“Now. I think our supper is ready and a stew is no stew with out bread to sop up the gravy and after we can have a cup of tea.” Jess produced a loaf of bread from a box in his shelter and two round tea bags.

Katey smiled. “This is nice.” she said, but there was a note of doubt in her voice. Then. “Its Christmas Eve. Don’t you have any family to go stay with?”

Jess didn’t answer with words he just shook his head ,“NO.” and spooned some stew into his mouth. Then he said, “Nor will you in time. You might feel free now little girl but one day you will find yourself all alone in the world.”

“I wasn’t going to run away for ever. Just for a day or maybe two.” Katey replied obstinately.

“And what do you think your folks will think about that?” Jess asked in a challenging tone.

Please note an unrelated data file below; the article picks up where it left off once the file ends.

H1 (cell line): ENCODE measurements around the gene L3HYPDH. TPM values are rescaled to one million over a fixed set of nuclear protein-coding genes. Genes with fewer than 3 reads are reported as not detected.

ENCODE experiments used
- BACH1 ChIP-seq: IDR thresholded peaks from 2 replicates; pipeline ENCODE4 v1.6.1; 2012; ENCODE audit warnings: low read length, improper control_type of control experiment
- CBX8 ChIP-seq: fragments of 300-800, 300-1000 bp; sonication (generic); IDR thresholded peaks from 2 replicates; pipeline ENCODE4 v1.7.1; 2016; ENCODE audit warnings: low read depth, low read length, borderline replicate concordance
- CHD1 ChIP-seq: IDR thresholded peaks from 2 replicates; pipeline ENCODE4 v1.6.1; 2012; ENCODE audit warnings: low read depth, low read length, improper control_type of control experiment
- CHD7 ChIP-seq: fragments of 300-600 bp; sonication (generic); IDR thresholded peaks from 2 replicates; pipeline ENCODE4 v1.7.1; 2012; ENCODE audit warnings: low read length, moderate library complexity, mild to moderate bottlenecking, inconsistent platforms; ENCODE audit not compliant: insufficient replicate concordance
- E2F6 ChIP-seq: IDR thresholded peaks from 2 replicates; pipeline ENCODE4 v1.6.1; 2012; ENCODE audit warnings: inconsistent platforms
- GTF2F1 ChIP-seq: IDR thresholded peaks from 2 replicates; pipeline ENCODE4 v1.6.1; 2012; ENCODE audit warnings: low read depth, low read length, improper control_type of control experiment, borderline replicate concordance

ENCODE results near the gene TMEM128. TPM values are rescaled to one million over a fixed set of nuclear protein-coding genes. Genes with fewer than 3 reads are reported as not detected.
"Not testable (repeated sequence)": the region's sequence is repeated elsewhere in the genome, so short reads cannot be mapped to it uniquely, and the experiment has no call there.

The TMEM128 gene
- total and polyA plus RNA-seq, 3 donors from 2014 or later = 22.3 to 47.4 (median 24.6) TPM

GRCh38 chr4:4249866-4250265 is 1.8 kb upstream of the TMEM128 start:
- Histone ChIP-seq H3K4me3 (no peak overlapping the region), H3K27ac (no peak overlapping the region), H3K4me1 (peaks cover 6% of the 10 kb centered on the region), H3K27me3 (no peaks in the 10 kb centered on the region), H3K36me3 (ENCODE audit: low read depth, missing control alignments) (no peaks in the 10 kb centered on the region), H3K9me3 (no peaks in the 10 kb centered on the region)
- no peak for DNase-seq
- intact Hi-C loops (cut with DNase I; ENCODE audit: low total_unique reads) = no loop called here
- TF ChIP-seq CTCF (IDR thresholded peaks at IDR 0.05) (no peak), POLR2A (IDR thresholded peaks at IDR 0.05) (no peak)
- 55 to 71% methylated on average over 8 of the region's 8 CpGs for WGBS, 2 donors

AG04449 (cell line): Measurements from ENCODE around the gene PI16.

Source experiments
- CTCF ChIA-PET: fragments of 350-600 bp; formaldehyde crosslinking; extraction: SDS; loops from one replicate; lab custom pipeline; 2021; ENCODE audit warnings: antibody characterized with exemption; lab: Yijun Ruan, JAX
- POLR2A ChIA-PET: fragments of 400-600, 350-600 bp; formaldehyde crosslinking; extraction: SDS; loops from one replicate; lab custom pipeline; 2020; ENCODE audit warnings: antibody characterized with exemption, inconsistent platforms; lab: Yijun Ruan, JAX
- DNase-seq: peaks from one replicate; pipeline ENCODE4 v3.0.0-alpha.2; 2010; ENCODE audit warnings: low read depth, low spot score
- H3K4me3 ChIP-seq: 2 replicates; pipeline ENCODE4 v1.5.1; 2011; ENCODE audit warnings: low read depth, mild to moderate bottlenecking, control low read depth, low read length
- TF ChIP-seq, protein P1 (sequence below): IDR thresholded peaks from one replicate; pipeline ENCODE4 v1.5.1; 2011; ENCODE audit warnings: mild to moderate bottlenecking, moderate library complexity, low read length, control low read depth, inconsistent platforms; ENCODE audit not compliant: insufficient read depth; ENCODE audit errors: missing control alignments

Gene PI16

Katey set her bowl of stew aside, crossed her arms and a pout formed on her lips. “They won’t care.”

“I see. Well we will have to find someplace for you to stay for the night. It’s dangerous out here, especially for little girls and I have just the person who can help us with that.” Jess replied thoughtfully, but I think it would be best that you call your folks and tell them where you are when we get to my friends place. Even if your folks don’t care, sleeping in your own bed in a warm house is better than an old box like mine.”



It was just after 5 when Mr. And Mrs Mortinson charged into my office rattling off questions so fast they all blurred together. Then they turned on Jimmy and started to grill him. It wasn’t anger driving them but fear. Mr. Mortinson said anxiously....“Son you should have come to us immediately not man.....”